Dutch to help clean Delhi's drain
In the next five years, a waste water treatment plant to make the filthy water potable would be set up besides removing heavy metals from the water for reuse. On Thursday, scientists from two counties met at the Barapullah Nullah to pick up samples, marking the project's roll-out. Department of Biotechnology secretary K Vijay Raghavan, Ambassador of Netherlands to India Alphonsus Stoelinga and Delhi Development Authority vice-chairman Arun Goel were present at the event.
Barapullah Nullah is a 12.5 km-long storm water drain responsible for about 30% of pollution in the Yamuna river, collecting domestic sewage and polluting waste from small industry from Mehrauli in the south to Sarai Kale Khan in the east.
Once a tributary of the Yamuna, four of Delhi’s seven ancestral habitations Qila Rai Pithora, Mehrauli, Siri and Tughlakabad came up on its banks. In the past, it sustained green patches like Jahanpanah city forest, Siri forest and verdant spaces around Satpula. Restoration of the drain, architects say, would not only help provide a green lung to the heavily polluted national capital but also rejuvenate the ecology over a long tract. The Indo-Dutch collaboration would be led by Delft University of Technology and Indian Institute of Technology with support and contribution from major Dutch companies like Shell.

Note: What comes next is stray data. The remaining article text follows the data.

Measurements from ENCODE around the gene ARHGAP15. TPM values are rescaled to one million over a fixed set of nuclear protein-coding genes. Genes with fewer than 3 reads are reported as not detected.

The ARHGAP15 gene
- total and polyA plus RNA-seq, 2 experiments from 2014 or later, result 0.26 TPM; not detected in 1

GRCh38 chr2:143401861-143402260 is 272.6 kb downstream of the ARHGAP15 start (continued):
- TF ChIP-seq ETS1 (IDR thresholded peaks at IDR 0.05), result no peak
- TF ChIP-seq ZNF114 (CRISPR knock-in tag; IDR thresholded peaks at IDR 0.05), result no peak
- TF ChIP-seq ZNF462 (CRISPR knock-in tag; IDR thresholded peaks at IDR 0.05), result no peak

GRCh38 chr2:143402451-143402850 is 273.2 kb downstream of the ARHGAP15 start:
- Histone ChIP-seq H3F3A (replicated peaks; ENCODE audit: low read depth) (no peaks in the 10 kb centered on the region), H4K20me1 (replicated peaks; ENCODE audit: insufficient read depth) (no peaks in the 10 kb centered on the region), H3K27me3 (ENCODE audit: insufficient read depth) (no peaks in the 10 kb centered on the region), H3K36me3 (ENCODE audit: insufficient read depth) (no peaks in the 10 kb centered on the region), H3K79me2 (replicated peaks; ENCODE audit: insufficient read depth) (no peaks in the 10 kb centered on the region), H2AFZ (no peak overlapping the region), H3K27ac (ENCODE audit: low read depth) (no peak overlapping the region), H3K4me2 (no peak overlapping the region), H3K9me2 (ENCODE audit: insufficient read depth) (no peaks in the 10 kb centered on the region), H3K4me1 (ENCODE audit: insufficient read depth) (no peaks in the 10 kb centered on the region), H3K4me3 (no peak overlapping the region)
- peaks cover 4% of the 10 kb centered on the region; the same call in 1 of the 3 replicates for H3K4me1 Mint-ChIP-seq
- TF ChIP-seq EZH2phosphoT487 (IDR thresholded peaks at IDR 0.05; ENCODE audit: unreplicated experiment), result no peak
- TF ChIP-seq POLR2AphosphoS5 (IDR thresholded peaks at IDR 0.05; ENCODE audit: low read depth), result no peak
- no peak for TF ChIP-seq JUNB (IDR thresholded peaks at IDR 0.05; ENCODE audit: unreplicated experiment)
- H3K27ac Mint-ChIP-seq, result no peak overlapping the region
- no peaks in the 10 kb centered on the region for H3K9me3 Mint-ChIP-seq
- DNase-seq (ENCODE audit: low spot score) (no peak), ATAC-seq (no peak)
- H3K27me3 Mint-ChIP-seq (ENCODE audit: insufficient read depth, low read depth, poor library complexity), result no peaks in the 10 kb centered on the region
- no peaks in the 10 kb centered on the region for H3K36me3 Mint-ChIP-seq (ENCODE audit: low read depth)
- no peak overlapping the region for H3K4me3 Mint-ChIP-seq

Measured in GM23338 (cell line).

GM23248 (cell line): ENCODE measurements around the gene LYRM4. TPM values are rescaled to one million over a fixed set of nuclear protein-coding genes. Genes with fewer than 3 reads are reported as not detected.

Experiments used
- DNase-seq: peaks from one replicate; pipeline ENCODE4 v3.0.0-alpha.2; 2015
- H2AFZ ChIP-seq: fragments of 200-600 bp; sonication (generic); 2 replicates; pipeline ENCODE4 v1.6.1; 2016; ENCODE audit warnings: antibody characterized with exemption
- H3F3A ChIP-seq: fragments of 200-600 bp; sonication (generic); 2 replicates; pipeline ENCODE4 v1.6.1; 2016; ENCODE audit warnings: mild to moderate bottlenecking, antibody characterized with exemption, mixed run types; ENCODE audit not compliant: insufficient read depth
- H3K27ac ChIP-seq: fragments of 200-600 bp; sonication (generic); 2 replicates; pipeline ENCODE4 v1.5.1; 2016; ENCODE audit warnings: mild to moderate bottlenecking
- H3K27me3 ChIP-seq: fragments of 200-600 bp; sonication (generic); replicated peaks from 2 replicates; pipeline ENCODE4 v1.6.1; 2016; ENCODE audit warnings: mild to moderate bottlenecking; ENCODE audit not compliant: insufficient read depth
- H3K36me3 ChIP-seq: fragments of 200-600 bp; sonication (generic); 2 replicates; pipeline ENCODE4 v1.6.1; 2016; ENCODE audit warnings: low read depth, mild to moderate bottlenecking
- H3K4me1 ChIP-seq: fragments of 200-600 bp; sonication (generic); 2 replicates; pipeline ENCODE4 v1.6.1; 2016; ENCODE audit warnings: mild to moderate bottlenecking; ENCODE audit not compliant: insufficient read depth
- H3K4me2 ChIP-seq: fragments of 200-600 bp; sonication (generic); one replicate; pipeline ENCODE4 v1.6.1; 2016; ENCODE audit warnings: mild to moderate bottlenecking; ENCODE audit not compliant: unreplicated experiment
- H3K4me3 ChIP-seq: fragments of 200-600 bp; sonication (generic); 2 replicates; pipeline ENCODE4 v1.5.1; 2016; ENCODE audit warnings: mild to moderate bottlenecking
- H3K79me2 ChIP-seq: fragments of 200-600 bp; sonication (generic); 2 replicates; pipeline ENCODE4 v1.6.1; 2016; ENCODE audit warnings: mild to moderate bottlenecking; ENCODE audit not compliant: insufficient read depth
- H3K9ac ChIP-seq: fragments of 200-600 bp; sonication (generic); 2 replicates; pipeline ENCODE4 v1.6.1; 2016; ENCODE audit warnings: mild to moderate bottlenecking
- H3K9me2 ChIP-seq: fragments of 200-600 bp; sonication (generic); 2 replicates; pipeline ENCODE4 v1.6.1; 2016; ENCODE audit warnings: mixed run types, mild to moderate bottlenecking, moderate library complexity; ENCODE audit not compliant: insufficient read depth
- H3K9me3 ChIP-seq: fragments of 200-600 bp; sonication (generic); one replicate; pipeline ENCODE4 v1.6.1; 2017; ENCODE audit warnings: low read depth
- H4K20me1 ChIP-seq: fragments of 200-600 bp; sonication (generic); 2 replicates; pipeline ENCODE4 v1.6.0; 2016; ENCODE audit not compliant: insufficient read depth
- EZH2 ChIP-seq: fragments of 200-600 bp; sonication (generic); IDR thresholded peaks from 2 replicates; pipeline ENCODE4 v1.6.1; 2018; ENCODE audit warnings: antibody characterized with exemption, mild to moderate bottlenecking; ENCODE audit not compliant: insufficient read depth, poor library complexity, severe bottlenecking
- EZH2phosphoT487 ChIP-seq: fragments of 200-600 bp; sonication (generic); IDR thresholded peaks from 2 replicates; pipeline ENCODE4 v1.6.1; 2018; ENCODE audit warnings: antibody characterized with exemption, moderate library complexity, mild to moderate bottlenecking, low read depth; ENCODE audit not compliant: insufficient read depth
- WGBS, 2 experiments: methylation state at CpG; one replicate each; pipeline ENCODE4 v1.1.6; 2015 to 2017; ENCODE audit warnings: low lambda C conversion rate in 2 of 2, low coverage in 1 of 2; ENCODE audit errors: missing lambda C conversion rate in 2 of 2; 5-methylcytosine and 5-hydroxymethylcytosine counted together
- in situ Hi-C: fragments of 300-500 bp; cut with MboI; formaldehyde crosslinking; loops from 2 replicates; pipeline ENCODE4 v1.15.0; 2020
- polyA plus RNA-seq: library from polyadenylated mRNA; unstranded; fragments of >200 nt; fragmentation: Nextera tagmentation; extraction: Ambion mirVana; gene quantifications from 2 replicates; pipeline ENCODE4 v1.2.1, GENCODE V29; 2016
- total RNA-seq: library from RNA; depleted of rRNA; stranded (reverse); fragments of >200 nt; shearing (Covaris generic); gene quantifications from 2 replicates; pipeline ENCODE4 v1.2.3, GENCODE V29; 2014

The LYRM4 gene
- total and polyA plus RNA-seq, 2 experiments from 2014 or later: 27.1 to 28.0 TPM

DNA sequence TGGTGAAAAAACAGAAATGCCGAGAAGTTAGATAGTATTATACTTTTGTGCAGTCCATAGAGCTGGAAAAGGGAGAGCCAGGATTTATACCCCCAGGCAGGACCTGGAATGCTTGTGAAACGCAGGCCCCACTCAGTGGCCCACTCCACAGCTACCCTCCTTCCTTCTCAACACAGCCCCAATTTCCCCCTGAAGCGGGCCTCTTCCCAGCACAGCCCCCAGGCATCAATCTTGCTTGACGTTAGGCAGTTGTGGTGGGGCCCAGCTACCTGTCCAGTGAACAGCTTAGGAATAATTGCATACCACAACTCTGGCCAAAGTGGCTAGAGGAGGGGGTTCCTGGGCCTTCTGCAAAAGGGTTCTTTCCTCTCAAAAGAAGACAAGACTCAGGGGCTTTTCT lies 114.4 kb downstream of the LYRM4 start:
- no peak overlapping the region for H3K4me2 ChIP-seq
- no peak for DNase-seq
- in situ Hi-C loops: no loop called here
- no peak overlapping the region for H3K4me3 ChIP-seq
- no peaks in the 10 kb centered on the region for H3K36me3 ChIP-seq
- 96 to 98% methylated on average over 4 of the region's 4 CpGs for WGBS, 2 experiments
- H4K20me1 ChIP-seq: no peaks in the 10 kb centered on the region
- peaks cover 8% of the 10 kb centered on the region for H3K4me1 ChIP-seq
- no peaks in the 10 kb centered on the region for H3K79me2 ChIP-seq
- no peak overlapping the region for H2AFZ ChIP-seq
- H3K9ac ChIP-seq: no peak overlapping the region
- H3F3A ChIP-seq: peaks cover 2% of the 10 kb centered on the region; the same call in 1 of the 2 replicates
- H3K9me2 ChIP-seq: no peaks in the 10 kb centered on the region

“Most of our technology choices would be biological in nature. We would also involve the National Environment Engineering Research Institute and The Energy and Resources Institute for the project over the next five years,” principal investigator T R Sreekrishnan, professor at the IIT, told DH.
While the Netherlands committed €14,70,000 (approximately Rs 11 crore) towards the project, the DBT would not only match the amount but is likely to allocate more.